Spanish flu deadly 1918 virus reconstructed.
The deadly 1918 virus behind the Spanish flu has been reconstructed in an effort to predict future pandemics and develop new vaccines and treatments.
The virus, created by Adolfo Garcia-Sastre of Mount Sinai School of Medicine and colleagues, is contained at the Centers for Disease Control following strict safety conditions.
Three major discoveries about the virus, reported in the journal Science are:
It is extremely virulent in mice and leads to rapid death.
It is pathogenic in embryonated chicken eggs.
It grows very rapidly in human lung cells.
This contrasts with most flu viruses that infect humans, which generally aren't pathogenic in other species and grow much slower in human lung cells.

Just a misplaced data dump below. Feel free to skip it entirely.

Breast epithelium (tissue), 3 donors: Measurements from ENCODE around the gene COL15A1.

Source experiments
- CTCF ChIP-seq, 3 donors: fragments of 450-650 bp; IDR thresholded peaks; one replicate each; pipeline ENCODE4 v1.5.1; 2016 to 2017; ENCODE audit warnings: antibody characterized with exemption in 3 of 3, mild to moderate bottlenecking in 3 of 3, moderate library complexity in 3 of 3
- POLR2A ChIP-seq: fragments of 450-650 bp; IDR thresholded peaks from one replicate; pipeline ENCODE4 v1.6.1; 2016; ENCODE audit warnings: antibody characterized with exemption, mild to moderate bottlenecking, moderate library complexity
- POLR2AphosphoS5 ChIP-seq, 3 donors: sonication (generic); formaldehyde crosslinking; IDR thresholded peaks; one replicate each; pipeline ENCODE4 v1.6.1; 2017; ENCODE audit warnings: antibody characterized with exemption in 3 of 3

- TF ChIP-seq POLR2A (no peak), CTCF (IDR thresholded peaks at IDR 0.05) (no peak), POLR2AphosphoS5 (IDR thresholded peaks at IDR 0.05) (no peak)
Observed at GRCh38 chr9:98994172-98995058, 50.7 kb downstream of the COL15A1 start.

The virus was rebuilt using reverse genetics. Technique is as follows:
Mounts Sinai School of Medicine researchers received US patent number 6,544,785 for a technique they developed to create viruses from DNA. The technique, known as reverse genetics or Plasmid Rescue Technology, is specifically designed to work with viruses that use RNA for storing their genetic material. Influenza is one such virus.
The genetic makeup of influenza viruses allows frequent minor genetic changes, known as antigenic drift, and these changes require annual reformulation of influenza vaccines. Each year the World Health Organization (WHO) works with health agencies in many countries to identify the strain(s) of influenza spreading in human populations. Once the strain(s) is isolated development of a vaccine begins. The slowness of the process is problematic even under the best of conditions, but should a particularly virulent strain such as the one that caused the pandemic of 1918 arise, delays in vaccine production could be catastrophic.